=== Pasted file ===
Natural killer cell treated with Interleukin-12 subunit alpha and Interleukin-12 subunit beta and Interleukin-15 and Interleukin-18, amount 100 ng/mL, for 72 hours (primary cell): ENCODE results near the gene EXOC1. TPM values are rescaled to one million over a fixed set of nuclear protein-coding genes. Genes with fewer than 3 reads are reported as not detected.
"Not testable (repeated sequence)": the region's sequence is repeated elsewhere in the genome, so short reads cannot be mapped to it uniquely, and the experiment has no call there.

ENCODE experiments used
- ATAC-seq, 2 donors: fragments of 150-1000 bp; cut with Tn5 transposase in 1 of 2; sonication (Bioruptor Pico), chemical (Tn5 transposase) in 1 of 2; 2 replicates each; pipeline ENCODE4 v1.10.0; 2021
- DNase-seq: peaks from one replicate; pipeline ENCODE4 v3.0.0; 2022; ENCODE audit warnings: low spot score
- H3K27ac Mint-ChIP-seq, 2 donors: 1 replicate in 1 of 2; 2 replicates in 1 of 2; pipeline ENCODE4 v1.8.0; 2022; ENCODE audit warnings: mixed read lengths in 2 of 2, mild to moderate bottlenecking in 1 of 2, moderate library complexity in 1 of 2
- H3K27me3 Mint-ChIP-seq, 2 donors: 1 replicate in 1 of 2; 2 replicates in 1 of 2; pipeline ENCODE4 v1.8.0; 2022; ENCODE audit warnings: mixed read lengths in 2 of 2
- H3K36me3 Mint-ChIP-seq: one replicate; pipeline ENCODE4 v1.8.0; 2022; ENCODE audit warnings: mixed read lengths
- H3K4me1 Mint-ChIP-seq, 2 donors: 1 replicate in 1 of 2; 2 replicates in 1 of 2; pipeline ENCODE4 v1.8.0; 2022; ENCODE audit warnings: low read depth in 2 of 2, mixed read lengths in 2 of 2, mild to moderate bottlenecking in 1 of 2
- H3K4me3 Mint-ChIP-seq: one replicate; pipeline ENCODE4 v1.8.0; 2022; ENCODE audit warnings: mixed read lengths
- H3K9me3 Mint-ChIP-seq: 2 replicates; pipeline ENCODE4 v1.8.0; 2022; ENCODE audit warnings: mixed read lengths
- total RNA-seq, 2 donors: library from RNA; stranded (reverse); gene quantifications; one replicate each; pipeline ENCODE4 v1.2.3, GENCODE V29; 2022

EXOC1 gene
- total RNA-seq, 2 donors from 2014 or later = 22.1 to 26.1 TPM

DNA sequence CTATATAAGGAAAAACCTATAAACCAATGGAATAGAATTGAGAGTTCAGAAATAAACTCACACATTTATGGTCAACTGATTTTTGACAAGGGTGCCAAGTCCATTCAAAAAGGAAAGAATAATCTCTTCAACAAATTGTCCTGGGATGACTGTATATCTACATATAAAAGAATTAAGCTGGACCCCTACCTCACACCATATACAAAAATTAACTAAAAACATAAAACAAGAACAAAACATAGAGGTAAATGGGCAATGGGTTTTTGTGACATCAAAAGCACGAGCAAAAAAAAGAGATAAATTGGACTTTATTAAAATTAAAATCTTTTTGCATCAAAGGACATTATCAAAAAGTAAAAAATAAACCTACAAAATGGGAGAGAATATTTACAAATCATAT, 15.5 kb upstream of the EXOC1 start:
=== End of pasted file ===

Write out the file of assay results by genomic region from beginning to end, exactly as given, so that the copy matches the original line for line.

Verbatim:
Natural killer cell treated with Interleukin-12 subunit alpha and Interleukin-12 subunit beta and Interleukin-15 and Interleukin-18, amount 100 ng/mL, for 72 hours (primary cell): ENCODE results near the gene EXOC1. TPM values are rescaled to one million over a fixed set of nuclear protein-coding genes. Genes with fewer than 3 reads are reported as not detected.
"Not testable (repeated sequence)": the region's sequence is repeated elsewhere in the genome, so short reads cannot be mapped to it uniquely, and the experiment has no call there.

ENCODE experiments used
- ATAC-seq, 2 donors: fragments of 150-1000 bp; cut with Tn5 transposase in 1 of 2; sonication (Bioruptor Pico), chemical (Tn5 transposase) in 1 of 2; 2 replicates each; pipeline ENCODE4 v1.10.0; 2021
- DNase-seq: peaks from one replicate; pipeline ENCODE4 v3.0.0; 2022; ENCODE audit warnings: low spot score
- H3K27ac Mint-ChIP-seq, 2 donors: 1 replicate in 1 of 2; 2 replicates in 1 of 2; pipeline ENCODE4 v1.8.0; 2022; ENCODE audit warnings: mixed read lengths in 2 of 2, mild to moderate bottlenecking in 1 of 2, moderate library complexity in 1 of 2
- H3K27me3 Mint-ChIP-seq, 2 donors: 1 replicate in 1 of 2; 2 replicates in 1 of 2; pipeline ENCODE4 v1.8.0; 2022; ENCODE audit warnings: mixed read lengths in 2 of 2
- H3K36me3 Mint-ChIP-seq: one replicate; pipeline ENCODE4 v1.8.0; 2022; ENCODE audit warnings: mixed read lengths
- H3K4me1 Mint-ChIP-seq, 2 donors: 1 replicate in 1 of 2; 2 replicates in 1 of 2; pipeline ENCODE4 v1.8.0; 2022; ENCODE audit warnings: low read depth in 2 of 2, mixed read lengths in 2 of 2, mild to moderate bottlenecking in 1 of 2
- H3K4me3 Mint-ChIP-seq: one replicate; pipeline ENCODE4 v1.8.0; 2022; ENCODE audit warnings: mixed read lengths
- H3K9me3 Mint-ChIP-seq: 2 replicates; pipeline ENCODE4 v1.8.0; 2022; ENCODE audit warnings: mixed read lengths
- total RNA-seq, 2 donors: library from RNA; stranded (reverse); gene quantifications; one replicate each; pipeline ENCODE4 v1.2.3, GENCODE V29; 2022

EXOC1 gene
- total RNA-seq, 2 donors from 2014 or later = 22.1 to 26.1 TPM

DNA sequence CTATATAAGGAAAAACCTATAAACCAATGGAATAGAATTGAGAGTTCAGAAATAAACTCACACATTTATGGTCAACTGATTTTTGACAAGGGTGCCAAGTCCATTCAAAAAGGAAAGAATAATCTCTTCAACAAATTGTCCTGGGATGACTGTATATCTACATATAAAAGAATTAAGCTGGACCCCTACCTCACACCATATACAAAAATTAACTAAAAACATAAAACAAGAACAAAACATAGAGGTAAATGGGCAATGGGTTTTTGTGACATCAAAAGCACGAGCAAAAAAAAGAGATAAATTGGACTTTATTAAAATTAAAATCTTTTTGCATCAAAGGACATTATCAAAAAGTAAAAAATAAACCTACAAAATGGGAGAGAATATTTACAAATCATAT, 15.5 kb upstream of the EXOC1 start: